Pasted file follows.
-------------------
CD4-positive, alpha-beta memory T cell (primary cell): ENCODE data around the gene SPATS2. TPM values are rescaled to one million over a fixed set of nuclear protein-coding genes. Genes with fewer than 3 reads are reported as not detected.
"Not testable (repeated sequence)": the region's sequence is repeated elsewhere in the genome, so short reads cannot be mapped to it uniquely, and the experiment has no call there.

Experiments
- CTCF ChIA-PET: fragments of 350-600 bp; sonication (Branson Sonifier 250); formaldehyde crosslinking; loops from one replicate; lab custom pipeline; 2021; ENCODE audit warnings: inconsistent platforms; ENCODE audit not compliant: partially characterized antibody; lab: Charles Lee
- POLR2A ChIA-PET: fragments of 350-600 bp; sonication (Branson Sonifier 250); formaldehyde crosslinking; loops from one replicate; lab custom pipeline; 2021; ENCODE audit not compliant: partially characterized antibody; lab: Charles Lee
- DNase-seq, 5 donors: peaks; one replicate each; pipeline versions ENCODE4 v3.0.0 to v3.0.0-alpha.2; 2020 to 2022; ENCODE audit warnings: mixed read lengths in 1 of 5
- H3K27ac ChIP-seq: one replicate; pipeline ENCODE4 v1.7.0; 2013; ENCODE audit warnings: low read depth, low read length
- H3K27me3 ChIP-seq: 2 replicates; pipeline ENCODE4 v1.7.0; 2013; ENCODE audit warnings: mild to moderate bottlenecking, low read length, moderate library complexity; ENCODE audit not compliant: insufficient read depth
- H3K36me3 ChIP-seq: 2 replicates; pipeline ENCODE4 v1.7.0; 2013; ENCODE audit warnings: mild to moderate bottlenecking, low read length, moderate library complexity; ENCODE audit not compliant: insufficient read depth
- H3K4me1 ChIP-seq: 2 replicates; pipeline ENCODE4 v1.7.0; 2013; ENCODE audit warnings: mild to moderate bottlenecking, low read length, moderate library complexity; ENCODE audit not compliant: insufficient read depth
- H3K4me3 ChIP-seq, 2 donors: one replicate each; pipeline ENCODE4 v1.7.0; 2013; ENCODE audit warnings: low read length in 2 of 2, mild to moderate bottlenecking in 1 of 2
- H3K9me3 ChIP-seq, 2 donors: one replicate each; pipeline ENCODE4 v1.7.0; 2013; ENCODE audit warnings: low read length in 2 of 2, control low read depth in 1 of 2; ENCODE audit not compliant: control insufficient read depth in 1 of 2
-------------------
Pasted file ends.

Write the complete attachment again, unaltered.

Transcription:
CD4-positive, alpha-beta memory T cell (primary cell): ENCODE data around the gene SPATS2. TPM values are rescaled to one million over a fixed set of nuclear protein-coding genes. Genes with fewer than 3 reads are reported as not detected.
"Not testable (repeated sequence)": the region's sequence is repeated elsewhere in the genome, so short reads cannot be mapped to it uniquely, and the experiment has no call there.

Experiments
- CTCF ChIA-PET: fragments of 350-600 bp; sonication (Branson Sonifier 250); formaldehyde crosslinking; loops from one replicate; lab custom pipeline; 2021; ENCODE audit warnings: inconsistent platforms; ENCODE audit not compliant: partially characterized antibody; lab: Charles Lee
- POLR2A ChIA-PET: fragments of 350-600 bp; sonication (Branson Sonifier 250); formaldehyde crosslinking; loops from one replicate; lab custom pipeline; 2021; ENCODE audit not compliant: partially characterized antibody; lab: Charles Lee
- DNase-seq, 5 donors: peaks; one replicate each; pipeline versions ENCODE4 v3.0.0 to v3.0.0-alpha.2; 2020 to 2022; ENCODE audit warnings: mixed read lengths in 1 of 5
- H3K27ac ChIP-seq: one replicate; pipeline ENCODE4 v1.7.0; 2013; ENCODE audit warnings: low read depth, low read length
- H3K27me3 ChIP-seq: 2 replicates; pipeline ENCODE4 v1.7.0; 2013; ENCODE audit warnings: mild to moderate bottlenecking, low read length, moderate library complexity; ENCODE audit not compliant: insufficient read depth
- H3K36me3 ChIP-seq: 2 replicates; pipeline ENCODE4 v1.7.0; 2013; ENCODE audit warnings: mild to moderate bottlenecking, low read length, moderate library complexity; ENCODE audit not compliant: insufficient read depth
- H3K4me1 ChIP-seq: 2 replicates; pipeline ENCODE4 v1.7.0; 2013; ENCODE audit warnings: mild to moderate bottlenecking, low read length, moderate library complexity; ENCODE audit not compliant: insufficient read depth
- H3K4me3 ChIP-seq, 2 donors: one replicate each; pipeline ENCODE4 v1.7.0; 2013; ENCODE audit warnings: low read length in 2 of 2, mild to moderate bottlenecking in 1 of 2
- H3K9me3 ChIP-seq, 2 donors: one replicate each; pipeline ENCODE4 v1.7.0; 2013; ENCODE audit warnings: low read length in 2 of 2, control low read depth in 1 of 2; ENCODE audit not compliant: control insufficient read depth in 1 of 2